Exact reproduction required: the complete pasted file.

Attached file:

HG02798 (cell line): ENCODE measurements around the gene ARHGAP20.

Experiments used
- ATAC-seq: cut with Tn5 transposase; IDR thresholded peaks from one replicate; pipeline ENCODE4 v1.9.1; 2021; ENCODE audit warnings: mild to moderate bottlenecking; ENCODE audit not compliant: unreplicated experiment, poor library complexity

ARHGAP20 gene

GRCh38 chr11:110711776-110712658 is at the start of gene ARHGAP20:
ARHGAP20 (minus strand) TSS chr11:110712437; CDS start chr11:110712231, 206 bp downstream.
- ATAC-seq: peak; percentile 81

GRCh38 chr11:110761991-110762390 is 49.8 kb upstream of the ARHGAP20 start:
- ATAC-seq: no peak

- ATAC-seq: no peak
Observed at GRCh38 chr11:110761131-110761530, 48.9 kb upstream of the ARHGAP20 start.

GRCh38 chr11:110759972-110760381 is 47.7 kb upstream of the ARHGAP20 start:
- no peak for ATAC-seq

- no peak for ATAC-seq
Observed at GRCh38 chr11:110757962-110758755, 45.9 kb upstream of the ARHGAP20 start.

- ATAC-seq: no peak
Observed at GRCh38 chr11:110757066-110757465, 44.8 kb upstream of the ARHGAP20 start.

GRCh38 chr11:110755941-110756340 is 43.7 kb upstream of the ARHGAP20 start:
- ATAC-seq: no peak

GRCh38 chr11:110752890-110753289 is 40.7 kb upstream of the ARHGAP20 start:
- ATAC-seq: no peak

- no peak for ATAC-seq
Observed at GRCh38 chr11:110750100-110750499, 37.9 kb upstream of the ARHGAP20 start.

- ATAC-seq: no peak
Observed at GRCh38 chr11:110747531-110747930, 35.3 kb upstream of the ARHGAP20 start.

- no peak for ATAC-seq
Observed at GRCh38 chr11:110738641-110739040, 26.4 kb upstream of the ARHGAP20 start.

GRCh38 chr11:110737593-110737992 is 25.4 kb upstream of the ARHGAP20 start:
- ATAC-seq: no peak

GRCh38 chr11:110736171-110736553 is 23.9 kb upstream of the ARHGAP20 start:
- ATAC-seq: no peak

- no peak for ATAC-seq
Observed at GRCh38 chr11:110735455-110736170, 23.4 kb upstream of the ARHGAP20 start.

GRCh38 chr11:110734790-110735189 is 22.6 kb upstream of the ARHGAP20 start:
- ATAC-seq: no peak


HG02798 (cell line): ENCODE measurements around the gene ARHGAP20.

Experiments used
- ATAC-seq: cut with Tn5 transposase; IDR thresholded peaks from one replicate; pipeline ENCODE4 v1.9.1; 2021; ENCODE audit warnings: mild to moderate bottlenecking; ENCODE audit not compliant: unreplicated experiment, poor library complexity

ARHGAP20 gene

GRCh38 chr11:110711776-110712658 is at the start of gene ARHGAP20:
ARHGAP20 (minus strand) TSS chr11:110712437; CDS start chr11:110712231, 206 bp downstream.
- ATAC-seq: peak; percentile 81

GRCh38 chr11:110761991-110762390 is 49.8 kb upstream of the ARHGAP20 start:
- ATAC-seq: no peak

- ATAC-seq: no peak
Observed at GRCh38 chr11:110761131-110761530, 48.9 kb upstream of the ARHGAP20 start.

GRCh38 chr11:110759972-110760381 is 47.7 kb upstream of the ARHGAP20 start:
- no peak for ATAC-seq

- no peak for ATAC-seq
Observed at GRCh38 chr11:110757962-110758755, 45.9 kb upstream of the ARHGAP20 start.

- ATAC-seq: no peak
Observed at GRCh38 chr11:110757066-110757465, 44.8 kb upstream of the ARHGAP20 start.

GRCh38 chr11:110755941-110756340 is 43.7 kb upstream of the ARHGAP20 start:
- ATAC-seq: no peak

GRCh38 chr11:110752890-110753289 is 40.7 kb upstream of the ARHGAP20 start:
- ATAC-seq: no peak

- no peak for ATAC-seq
Observed at GRCh38 chr11:110750100-110750499, 37.9 kb upstream of the ARHGAP20 start.

- ATAC-seq: no peak
Observed at GRCh38 chr11:110747531-110747930, 35.3 kb upstream of the ARHGAP20 start.

- no peak for ATAC-seq
Observed at GRCh38 chr11:110738641-110739040, 26.4 kb upstream of the ARHGAP20 start.

GRCh38 chr11:110737593-110737992 is 25.4 kb upstream of the ARHGAP20 start:
- ATAC-seq: no peak

GRCh38 chr11:110736171-110736553 is 23.9 kb upstream of the ARHGAP20 start:
- ATAC-seq: no peak

- no peak for ATAC-seq
Observed at GRCh38 chr11:110735455-110736170, 23.4 kb upstream of the ARHGAP20 start.

GRCh38 chr11:110734790-110735189 is 22.6 kb upstream of the ARHGAP20 start:
- ATAC-seq: no peak